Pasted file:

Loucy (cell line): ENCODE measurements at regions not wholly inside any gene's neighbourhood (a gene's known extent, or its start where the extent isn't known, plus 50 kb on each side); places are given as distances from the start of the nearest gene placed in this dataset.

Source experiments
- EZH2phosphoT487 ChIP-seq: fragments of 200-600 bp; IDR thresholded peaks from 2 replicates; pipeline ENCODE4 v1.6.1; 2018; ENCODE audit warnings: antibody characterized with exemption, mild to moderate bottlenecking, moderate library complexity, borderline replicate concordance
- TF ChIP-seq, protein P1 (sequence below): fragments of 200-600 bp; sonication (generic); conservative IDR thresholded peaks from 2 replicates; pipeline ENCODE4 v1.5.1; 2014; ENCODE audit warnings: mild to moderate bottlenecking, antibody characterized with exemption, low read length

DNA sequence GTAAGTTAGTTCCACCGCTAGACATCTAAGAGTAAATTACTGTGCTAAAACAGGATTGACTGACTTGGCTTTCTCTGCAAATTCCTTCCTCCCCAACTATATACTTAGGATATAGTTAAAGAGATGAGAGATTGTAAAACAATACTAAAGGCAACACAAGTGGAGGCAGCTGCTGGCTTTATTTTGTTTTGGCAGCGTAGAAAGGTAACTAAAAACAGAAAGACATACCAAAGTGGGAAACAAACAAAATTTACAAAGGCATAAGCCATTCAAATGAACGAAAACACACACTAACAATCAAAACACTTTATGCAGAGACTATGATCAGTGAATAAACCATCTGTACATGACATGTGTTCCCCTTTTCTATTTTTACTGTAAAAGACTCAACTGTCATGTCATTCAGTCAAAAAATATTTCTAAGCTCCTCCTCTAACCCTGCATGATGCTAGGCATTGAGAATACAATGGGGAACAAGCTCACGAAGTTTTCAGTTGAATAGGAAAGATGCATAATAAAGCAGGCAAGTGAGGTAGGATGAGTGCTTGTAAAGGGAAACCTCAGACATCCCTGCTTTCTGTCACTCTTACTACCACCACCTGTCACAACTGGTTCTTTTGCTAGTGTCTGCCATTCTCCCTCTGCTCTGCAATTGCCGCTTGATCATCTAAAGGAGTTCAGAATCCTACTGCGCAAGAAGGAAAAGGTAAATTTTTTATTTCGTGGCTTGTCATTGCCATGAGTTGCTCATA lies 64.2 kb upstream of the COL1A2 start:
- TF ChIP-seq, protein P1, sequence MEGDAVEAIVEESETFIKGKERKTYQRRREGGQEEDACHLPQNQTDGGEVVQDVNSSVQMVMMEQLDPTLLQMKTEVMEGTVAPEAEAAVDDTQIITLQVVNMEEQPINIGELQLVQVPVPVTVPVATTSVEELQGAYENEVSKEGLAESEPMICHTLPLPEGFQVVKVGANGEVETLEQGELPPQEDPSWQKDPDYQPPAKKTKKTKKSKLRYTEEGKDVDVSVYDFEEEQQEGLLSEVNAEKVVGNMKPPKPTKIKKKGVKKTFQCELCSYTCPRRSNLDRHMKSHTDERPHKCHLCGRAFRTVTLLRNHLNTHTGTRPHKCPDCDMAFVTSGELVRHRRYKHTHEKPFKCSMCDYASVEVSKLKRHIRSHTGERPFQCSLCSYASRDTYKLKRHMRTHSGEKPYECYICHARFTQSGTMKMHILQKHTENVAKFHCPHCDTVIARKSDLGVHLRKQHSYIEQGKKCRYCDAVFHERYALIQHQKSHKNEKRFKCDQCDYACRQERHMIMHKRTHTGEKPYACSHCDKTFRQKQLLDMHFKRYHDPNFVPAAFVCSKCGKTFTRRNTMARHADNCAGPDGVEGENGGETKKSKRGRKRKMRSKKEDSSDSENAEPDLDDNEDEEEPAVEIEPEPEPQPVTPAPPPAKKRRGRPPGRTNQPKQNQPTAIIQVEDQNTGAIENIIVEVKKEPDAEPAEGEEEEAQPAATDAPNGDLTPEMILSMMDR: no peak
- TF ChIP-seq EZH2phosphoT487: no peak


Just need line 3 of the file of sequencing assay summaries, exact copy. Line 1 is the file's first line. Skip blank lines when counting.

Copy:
- EZH2phosphoT487 ChIP-seq: fragments of 200-600 bp; IDR thresholded peaks from 2 replicates; pipeline ENCODE4 v1.6.1; 2018; ENCODE audit warnings: antibody characterized with exemption, mild to moderate bottlenecking, moderate library complexity, borderline replicate concordance